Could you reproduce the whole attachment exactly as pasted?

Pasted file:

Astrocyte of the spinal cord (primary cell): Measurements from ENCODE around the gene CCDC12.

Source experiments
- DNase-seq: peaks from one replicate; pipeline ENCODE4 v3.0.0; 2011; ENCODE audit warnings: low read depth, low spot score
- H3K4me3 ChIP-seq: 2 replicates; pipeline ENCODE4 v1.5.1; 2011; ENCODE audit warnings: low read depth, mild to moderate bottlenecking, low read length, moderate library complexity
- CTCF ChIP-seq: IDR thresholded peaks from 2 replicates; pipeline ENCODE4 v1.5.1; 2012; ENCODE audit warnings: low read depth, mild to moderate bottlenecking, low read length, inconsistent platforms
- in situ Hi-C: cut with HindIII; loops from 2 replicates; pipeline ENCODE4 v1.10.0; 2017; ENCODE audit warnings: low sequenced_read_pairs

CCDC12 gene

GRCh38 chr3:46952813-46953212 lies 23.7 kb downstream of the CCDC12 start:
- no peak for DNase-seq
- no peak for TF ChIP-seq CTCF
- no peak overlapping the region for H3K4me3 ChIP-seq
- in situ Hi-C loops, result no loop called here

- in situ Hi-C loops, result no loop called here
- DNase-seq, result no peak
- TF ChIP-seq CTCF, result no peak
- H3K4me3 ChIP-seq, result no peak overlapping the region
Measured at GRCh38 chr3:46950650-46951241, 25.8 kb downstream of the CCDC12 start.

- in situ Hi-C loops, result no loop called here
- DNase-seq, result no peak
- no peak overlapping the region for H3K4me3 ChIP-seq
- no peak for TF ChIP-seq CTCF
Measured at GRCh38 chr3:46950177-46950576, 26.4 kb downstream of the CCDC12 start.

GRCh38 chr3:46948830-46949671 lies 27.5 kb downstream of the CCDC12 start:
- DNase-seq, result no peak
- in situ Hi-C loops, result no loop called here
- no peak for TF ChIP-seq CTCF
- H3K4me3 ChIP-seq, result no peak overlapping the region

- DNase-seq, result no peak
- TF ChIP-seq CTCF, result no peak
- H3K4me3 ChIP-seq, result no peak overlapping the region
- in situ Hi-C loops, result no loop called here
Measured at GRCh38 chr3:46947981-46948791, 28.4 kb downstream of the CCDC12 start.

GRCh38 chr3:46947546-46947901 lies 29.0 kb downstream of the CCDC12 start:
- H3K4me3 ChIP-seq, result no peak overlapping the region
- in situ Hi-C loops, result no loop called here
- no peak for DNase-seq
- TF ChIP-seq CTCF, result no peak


Astrocyte of the spinal cord (primary cell): Measurements from ENCODE around the gene CCDC12.

Source experiments
- DNase-seq: peaks from one replicate; pipeline ENCODE4 v3.0.0; 2011; ENCODE audit warnings: low read depth, low spot score
- H3K4me3 ChIP-seq: 2 replicates; pipeline ENCODE4 v1.5.1; 2011; ENCODE audit warnings: low read depth, mild to moderate bottlenecking, low read length, moderate library complexity
- CTCF ChIP-seq: IDR thresholded peaks from 2 replicates; pipeline ENCODE4 v1.5.1; 2012; ENCODE audit warnings: low read depth, mild to moderate bottlenecking, low read length, inconsistent platforms
- in situ Hi-C: cut with HindIII; loops from 2 replicates; pipeline ENCODE4 v1.10.0; 2017; ENCODE audit warnings: low sequenced_read_pairs

CCDC12 gene

GRCh38 chr3:46952813-46953212 lies 23.7 kb downstream of the CCDC12 start:
- no peak for DNase-seq
- no peak for TF ChIP-seq CTCF
- no peak overlapping the region for H3K4me3 ChIP-seq
- in situ Hi-C loops, result no loop called here

- in situ Hi-C loops, result no loop called here
- DNase-seq, result no peak
- TF ChIP-seq CTCF, result no peak
- H3K4me3 ChIP-seq, result no peak overlapping the region
Measured at GRCh38 chr3:46950650-46951241, 25.8 kb downstream of the CCDC12 start.

- in situ Hi-C loops, result no loop called here
- DNase-seq, result no peak
- no peak overlapping the region for H3K4me3 ChIP-seq
- no peak for TF ChIP-seq CTCF
Measured at GRCh38 chr3:46950177-46950576, 26.4 kb downstream of the CCDC12 start.

GRCh38 chr3:46948830-46949671 lies 27.5 kb downstream of the CCDC12 start:
- DNase-seq, result no peak
- in situ Hi-C loops, result no loop called here
- no peak for TF ChIP-seq CTCF
- H3K4me3 ChIP-seq, result no peak overlapping the region

- DNase-seq, result no peak
- TF ChIP-seq CTCF, result no peak
- H3K4me3 ChIP-seq, result no peak overlapping the region
- in situ Hi-C loops, result no loop called here
Measured at GRCh38 chr3:46947981-46948791, 28.4 kb downstream of the CCDC12 start.

GRCh38 chr3:46947546-46947901 lies 29.0 kb downstream of the CCDC12 start:
- H3K4me3 ChIP-seq, result no peak overlapping the region
- in situ Hi-C loops, result no loop called here
- no peak for DNase-seq
- TF ChIP-seq CTCF, result no peak